The ability to expeditiously vanquish a human player in a zero-sum game is certainly impressive, however, a richer layering of skills opens up another world of AI potential. Our day-to-day lives involve an intricate patchwork of balanced synergies; our individual needs often packaged within a larger group effort. That said, this research could enhance agents' ability to collaborate with us and one another, leading to a vast spectrum of real-world applications.

"In real-life, we often work in teams and have to both compete and cooperate. From simple decisions such as scheduling a meeting or deciding where to eat out with friends, to complex decisions such as negotiating with suppliers or clients or assigning tasks in a joint project, we constantly reason about how to best work with others. It seems likely that as AI systems become more complex, we'd need to provide them with better tools for effectively cooperating with others," said Yoram Bachrach, a research scientist at DeepMind.

The agents of digital transformation

Organizational workflows are typically hinged on collaboration and teamwork. As digital transformation takes hold across industries, organizations are increasingly utilizing a host of autonomous systems to increase efficiency and streamline operations. Enhancing agents with artificial soft skills related to teamwork and cooperation may be key moving forward.

"Artificial Intelligence is increasingly being applied to more complex tasks. This could mean that a number of different autonomous systems must work together, or at least in the same environment, in order to solve a task. As such, understanding how autonomous systems learn, act, and adapt to each other, is a growing area of research." Eccles said.

SEE: Managing AI and ML in the enterprise 2020: Tech leaders increase project development and implementation (TechRepublic Premium)

The importance of the sandbox

It's important to note that this research focused on understanding the interactions in a "many-agent setting," and used a limited No-Press version of gameplay, which does not allow communication. Further research and development will allow future agents to participate in full Diplomacy gameplay, leveraging communication to build alliances and negotiate with other players.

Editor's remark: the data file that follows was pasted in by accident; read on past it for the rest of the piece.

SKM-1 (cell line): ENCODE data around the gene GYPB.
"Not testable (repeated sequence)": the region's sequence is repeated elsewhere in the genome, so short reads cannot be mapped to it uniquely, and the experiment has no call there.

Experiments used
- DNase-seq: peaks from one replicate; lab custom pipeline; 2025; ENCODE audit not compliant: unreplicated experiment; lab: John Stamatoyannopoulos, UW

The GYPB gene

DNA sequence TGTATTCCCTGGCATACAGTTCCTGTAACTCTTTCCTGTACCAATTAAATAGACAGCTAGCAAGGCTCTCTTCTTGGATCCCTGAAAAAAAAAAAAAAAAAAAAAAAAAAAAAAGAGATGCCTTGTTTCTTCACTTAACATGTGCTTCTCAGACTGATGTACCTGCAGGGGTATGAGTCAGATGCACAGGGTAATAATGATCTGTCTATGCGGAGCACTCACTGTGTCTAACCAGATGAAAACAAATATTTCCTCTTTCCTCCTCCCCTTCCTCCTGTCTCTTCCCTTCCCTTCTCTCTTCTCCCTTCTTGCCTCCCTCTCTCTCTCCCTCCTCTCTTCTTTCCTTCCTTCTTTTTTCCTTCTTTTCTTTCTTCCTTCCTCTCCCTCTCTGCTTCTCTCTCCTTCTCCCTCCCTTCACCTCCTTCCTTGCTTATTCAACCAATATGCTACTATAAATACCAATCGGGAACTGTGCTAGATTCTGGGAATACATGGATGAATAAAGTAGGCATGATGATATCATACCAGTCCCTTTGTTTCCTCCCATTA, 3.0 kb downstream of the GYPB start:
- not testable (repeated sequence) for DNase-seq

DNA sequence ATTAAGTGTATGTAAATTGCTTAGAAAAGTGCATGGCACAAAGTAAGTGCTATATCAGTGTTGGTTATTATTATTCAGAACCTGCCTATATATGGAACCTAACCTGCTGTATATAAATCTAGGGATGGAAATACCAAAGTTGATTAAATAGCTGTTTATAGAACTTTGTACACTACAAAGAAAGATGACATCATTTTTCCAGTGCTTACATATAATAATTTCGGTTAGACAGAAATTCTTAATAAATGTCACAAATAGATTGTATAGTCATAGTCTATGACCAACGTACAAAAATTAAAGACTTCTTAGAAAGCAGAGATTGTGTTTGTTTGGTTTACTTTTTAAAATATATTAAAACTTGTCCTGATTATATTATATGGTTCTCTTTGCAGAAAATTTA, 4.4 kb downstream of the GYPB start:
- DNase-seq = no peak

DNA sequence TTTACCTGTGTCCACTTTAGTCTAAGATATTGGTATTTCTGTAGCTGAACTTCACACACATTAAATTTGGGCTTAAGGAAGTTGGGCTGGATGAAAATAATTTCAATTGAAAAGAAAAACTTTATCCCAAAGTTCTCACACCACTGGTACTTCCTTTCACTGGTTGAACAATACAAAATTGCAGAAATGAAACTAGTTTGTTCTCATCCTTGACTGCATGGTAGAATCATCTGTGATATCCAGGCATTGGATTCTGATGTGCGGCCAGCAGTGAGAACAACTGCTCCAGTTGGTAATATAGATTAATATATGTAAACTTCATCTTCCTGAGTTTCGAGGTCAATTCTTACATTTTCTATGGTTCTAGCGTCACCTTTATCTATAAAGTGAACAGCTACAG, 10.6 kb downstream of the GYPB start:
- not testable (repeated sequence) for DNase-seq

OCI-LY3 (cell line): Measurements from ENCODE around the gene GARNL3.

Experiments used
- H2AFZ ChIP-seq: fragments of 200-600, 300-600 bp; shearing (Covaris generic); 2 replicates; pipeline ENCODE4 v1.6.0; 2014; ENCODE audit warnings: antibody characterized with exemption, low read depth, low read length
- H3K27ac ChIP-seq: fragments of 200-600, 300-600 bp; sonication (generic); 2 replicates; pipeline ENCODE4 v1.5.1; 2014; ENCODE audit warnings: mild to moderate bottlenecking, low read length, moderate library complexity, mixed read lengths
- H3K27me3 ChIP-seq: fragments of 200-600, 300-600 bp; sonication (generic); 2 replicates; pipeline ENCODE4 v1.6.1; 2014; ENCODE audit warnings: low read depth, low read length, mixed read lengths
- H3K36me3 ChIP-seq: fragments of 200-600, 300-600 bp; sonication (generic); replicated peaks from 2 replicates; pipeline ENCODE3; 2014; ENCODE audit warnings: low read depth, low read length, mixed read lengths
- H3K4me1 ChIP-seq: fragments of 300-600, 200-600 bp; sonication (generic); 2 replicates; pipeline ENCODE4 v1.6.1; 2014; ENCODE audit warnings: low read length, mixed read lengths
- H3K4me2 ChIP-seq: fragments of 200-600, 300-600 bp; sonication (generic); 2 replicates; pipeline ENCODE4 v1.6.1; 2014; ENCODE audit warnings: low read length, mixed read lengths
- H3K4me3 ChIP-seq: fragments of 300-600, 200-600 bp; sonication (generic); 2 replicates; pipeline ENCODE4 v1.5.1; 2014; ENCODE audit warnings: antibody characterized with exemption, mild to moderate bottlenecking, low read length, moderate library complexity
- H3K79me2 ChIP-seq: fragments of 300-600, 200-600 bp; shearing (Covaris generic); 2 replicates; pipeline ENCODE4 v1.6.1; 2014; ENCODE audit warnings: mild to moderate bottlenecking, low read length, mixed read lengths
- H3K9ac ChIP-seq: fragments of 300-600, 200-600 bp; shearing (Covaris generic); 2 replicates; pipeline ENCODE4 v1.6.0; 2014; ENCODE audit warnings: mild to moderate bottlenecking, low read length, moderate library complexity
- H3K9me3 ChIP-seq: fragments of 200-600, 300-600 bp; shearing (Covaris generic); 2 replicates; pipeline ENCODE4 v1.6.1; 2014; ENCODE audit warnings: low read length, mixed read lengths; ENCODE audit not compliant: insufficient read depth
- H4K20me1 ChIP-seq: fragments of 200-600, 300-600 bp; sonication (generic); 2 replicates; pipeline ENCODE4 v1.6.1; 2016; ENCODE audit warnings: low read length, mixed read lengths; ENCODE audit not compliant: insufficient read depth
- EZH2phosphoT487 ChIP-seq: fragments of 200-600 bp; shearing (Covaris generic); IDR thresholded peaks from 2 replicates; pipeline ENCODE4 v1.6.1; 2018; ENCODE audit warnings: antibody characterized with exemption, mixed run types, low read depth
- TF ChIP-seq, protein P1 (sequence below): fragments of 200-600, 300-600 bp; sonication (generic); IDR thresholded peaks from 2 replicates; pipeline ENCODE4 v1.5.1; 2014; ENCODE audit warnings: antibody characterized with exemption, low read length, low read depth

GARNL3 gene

In the full version, "communication is used to broker deals and form alliances, but also to misrepresent situations and intentions," according to the paper. Teaching an agent to utilize other players as collaborative pawns to ensure victory does bring up a series of concerns.

In one such scenario, the authors of the report explain that "agents may learn to establish trust, but might also exploit that trust to mislead their co-players and gain the upper hand." The researchers reiterate the importance of testing these agents in an isolated environment to better understand developments and pinpoint detrimental behaviors if they arise.

"We start from the premise that all AI applications should remain under meaningful human control, and be used for socially beneficial purposes. Our teams working on technical safety and ethics aim to ensure that we are constantly anticipating short- and long-term risks, exploring ways to prevent these risks from happening, and finding ways to address them if they do." Anthony said.

Also see